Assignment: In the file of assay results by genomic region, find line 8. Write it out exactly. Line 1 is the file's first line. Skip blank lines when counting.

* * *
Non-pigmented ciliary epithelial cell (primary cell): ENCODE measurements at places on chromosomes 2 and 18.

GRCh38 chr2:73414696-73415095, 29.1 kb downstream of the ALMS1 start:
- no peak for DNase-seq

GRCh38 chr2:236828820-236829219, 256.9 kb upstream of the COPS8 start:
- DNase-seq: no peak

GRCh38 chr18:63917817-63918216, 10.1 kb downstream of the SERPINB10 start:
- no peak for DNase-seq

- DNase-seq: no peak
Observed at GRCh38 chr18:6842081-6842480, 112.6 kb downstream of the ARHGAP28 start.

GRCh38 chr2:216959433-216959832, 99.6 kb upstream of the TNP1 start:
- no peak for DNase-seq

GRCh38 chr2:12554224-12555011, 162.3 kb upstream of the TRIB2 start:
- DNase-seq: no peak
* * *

- DNase-seq: no peak